Fujiwara (2000)28Cross-sectional6121 participants in Adult Health Study of atomic bomb survivors (Japan)Serum markers for hepatitis C and history of acupunctureNo association between acupuncture use and HCV positivity (OR = 1.0; 95% CI = 0.9–1.1)Forty-one percent had history of acupuncture use
Sanchez (2000)29Cross-sectional1438 people including blood donors, drug abusers, hemophiliacs, patients undergoing dialysis, and patients with hepatitis (Peru)Serum markers for hepatitis C and history of acupunctureAcupuncture more common among HCV seropositive patients (OR = 2.1, P = 0.06)History of acupuncture not as large a risk as major surgeries, transfusions, or transplants
Shin (2000)30Cross-sectional and a nested case-matched control study1033 volunteers from a rural area with a high incidence of liver cancer; 64 seropositive cases and 252 seronegative controls (Korea)Association of history of acupuncture and seropositivity to HCV in all volunteers and in case-control studyOdds ratio in entire cohort was 3.3 (95% CI = 2.0–5.5) with evidence of dose–response relationship; the odds ratio in matched pair comparison was 1.2 (95% CI 0.6–2.2) for < 10 sessions, and 2.2 (95% CI 1.0–4.7) for > 10 sessions of acupunctureAuthors suggest that HCV infection was spread through infected acupuncture needles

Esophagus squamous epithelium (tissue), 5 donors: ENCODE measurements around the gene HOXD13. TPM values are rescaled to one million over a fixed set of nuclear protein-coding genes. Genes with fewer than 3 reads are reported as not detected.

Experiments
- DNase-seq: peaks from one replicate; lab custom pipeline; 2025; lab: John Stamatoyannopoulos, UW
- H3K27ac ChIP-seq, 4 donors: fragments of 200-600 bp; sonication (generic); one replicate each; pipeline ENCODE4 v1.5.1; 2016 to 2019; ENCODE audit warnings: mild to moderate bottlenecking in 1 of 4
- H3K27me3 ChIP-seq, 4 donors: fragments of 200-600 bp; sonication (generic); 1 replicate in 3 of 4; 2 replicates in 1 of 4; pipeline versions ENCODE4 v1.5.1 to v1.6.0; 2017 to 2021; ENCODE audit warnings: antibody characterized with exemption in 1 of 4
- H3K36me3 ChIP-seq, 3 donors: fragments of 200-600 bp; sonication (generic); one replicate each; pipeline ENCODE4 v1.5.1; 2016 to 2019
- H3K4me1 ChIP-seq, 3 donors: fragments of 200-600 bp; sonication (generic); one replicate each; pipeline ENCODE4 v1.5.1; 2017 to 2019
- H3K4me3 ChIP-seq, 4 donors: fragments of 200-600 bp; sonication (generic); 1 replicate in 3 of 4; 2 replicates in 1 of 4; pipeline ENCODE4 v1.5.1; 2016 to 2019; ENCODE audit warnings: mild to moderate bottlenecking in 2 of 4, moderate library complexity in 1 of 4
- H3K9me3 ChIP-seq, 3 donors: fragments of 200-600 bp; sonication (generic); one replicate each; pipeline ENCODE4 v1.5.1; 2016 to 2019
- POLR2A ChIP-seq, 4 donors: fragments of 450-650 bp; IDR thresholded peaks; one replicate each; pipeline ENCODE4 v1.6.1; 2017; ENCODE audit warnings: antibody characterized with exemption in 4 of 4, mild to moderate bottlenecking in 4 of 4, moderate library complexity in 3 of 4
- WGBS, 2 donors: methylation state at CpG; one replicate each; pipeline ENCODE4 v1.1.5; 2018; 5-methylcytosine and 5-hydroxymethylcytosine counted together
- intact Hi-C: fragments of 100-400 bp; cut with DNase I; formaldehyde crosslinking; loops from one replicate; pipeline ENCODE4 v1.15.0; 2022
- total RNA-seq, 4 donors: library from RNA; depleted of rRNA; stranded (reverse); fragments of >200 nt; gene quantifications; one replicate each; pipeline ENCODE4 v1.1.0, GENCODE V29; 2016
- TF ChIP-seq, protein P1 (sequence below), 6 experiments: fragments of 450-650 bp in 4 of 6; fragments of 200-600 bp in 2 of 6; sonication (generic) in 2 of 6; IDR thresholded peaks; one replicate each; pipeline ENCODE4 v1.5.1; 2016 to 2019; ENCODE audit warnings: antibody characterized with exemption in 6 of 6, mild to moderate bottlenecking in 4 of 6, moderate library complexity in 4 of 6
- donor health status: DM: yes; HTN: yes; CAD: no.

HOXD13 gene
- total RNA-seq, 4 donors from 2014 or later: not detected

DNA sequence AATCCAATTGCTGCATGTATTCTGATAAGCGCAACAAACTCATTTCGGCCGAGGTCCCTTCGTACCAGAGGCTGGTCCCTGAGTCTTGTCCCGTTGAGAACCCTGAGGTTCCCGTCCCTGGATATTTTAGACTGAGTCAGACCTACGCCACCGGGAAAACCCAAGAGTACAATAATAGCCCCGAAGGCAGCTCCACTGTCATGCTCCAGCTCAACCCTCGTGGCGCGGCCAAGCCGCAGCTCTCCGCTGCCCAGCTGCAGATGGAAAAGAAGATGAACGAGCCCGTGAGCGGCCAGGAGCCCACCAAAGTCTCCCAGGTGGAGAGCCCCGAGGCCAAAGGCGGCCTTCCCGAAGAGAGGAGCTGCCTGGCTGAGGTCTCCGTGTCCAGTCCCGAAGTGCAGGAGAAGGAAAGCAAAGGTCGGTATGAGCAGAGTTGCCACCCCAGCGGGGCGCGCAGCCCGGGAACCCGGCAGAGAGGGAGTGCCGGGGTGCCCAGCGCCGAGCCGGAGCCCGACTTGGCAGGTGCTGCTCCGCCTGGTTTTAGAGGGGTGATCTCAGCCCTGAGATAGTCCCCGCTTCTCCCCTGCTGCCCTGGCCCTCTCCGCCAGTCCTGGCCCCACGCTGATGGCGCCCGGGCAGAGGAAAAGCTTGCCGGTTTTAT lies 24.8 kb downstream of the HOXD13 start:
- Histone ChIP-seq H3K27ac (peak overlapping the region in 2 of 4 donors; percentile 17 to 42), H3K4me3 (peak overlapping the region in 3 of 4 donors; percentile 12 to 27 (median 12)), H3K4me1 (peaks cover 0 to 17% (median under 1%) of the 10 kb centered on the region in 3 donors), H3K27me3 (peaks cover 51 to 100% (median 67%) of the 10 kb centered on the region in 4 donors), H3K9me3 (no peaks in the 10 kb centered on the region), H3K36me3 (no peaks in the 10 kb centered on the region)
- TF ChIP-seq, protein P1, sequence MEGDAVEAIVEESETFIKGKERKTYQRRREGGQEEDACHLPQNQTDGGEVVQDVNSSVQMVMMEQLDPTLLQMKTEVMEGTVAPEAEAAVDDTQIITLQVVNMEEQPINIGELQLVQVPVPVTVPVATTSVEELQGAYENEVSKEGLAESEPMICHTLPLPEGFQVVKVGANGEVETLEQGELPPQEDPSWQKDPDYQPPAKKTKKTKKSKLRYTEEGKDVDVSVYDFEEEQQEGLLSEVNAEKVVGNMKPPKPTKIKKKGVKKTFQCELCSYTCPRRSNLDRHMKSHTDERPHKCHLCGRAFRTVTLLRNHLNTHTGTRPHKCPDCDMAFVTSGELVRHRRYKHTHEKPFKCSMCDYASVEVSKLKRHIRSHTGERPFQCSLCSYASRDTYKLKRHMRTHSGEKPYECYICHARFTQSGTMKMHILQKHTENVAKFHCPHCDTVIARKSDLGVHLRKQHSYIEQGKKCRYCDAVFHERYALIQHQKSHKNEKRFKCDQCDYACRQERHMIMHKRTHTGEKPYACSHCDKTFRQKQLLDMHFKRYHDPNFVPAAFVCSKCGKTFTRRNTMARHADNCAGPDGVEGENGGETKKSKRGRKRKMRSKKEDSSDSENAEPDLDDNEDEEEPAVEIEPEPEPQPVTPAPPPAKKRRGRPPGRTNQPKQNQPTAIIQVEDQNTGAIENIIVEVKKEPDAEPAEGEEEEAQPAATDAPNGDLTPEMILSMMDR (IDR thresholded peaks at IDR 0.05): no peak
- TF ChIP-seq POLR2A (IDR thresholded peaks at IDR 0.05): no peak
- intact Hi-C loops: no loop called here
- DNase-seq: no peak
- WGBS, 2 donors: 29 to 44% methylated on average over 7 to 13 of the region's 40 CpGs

Chen (1995)31Case-control38 consecutive patients (25 men, 13 women) with acute HCV infections and 76 age and sex matched healthy controls (Taiwan)Previous use of acupuncture and serum markers for hepatitis CFive percent of cases vs 1% of controls used acupuncture in the past; there was no significant association between acupuncture and hepatitis infectionInjection with non-disposable needles was the only significant risk factor (OR = 4.2, 95% CI 1.2–14.5)